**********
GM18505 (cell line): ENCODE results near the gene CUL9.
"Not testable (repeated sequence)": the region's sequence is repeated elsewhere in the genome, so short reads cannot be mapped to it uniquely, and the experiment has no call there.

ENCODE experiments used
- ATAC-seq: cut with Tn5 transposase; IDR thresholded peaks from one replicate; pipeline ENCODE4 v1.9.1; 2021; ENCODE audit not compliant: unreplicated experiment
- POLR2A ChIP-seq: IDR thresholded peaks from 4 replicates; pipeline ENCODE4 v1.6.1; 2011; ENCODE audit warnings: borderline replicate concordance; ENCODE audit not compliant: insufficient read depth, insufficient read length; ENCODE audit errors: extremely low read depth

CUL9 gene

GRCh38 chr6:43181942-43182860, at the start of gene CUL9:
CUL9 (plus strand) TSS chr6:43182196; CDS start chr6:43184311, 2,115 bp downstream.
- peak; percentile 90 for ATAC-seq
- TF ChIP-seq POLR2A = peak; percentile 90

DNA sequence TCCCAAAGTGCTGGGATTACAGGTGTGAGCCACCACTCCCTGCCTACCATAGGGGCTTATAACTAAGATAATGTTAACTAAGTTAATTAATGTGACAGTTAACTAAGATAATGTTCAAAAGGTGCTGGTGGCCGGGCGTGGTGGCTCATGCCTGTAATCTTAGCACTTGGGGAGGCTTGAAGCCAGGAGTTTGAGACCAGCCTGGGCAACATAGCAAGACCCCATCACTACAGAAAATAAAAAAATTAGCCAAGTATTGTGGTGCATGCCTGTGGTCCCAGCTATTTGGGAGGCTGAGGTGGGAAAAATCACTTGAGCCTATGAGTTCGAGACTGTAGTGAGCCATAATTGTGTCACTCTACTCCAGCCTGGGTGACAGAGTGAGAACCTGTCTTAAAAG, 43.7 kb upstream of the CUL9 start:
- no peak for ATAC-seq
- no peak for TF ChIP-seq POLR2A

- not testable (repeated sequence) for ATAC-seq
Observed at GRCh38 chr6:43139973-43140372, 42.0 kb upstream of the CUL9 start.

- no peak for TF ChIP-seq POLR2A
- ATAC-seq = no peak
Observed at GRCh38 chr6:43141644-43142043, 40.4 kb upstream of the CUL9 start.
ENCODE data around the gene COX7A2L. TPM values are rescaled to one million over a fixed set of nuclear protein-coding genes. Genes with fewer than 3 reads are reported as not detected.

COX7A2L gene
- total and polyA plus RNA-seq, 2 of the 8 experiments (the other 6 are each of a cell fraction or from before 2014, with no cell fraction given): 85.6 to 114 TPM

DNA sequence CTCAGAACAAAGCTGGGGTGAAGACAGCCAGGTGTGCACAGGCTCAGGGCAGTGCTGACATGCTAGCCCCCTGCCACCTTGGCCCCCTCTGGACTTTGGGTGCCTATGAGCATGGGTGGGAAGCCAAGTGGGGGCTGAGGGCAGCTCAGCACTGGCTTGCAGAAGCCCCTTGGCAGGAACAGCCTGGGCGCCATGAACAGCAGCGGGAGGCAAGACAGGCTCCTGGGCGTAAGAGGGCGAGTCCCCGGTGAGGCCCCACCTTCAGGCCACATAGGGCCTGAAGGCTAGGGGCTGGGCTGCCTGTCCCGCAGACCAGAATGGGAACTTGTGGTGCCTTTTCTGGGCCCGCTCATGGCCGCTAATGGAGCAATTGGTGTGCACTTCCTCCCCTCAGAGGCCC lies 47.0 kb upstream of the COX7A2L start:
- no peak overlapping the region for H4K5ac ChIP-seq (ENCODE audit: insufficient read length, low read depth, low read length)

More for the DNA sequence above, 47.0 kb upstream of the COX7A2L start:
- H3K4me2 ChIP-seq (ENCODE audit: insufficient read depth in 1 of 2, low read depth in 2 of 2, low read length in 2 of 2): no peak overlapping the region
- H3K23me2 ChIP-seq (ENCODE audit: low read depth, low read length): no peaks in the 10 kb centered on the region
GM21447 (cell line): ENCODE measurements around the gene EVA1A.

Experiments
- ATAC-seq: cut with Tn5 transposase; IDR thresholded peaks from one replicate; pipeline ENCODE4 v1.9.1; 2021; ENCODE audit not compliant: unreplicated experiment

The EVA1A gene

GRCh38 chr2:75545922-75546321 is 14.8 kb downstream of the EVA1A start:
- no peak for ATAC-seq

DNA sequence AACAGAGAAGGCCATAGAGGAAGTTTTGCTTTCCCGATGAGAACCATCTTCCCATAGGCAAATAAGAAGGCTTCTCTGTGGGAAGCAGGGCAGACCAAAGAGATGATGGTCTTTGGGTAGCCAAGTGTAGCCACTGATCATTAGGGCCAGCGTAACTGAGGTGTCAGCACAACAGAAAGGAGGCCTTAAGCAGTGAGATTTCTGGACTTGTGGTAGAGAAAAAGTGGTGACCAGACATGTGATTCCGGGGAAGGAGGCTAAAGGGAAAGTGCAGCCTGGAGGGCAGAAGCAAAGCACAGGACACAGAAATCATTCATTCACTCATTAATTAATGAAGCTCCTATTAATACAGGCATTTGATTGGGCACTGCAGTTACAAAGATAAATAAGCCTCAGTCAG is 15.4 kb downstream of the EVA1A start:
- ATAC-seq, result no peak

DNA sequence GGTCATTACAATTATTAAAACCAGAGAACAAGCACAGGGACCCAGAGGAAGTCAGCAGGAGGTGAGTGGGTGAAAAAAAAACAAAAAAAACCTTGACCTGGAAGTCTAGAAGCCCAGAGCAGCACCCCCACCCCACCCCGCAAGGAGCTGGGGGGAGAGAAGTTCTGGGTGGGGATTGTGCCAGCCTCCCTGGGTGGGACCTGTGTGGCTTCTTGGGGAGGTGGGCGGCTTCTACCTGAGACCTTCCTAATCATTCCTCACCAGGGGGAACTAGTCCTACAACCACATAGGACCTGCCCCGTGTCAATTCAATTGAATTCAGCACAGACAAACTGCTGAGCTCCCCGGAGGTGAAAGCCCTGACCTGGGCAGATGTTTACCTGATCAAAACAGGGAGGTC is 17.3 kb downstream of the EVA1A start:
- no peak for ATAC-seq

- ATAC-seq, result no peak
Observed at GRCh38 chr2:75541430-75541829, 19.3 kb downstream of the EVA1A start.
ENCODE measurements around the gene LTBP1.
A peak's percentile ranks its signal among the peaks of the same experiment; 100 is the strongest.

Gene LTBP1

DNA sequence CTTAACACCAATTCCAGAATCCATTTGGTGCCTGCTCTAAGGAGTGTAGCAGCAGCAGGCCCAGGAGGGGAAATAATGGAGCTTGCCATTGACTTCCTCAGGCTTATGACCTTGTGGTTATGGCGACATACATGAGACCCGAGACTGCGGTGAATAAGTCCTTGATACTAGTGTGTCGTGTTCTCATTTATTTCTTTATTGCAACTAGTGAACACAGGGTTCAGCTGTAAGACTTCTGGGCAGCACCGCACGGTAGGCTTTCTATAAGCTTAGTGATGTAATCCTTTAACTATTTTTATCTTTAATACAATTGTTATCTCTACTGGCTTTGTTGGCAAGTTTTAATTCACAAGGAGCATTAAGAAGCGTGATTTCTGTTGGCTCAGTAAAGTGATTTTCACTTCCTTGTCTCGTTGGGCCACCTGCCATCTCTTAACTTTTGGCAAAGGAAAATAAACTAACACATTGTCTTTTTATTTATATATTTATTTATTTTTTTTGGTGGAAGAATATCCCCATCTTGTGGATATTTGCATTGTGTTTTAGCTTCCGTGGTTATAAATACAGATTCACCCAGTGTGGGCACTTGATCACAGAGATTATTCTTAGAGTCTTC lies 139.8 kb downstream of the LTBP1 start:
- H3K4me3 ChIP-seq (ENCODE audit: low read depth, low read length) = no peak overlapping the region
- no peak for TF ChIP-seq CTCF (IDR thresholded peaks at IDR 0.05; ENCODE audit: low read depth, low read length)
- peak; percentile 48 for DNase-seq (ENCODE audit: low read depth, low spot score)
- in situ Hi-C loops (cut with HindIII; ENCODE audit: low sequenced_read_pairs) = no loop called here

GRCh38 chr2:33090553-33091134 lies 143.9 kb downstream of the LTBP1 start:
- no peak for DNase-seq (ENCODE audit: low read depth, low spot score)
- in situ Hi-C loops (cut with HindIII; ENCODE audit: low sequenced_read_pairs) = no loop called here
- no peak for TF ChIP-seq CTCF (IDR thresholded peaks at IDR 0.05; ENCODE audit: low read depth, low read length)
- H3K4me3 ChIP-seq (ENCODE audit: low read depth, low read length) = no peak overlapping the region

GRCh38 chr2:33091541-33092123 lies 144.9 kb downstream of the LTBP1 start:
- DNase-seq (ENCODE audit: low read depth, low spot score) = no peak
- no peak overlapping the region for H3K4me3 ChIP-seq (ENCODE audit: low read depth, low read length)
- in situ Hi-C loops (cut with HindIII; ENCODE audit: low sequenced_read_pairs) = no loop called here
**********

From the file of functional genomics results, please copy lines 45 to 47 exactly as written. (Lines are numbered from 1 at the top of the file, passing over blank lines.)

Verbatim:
- peak; percentile 48 for DNase-seq (ENCODE audit: low read depth, low spot score)
- in situ Hi-C loops (cut with HindIII; ENCODE audit: low sequenced_read_pairs) = no loop called here

GRCh38 chr2:33090553-33091134 lies 143.9 kb downstream of the LTBP1 start: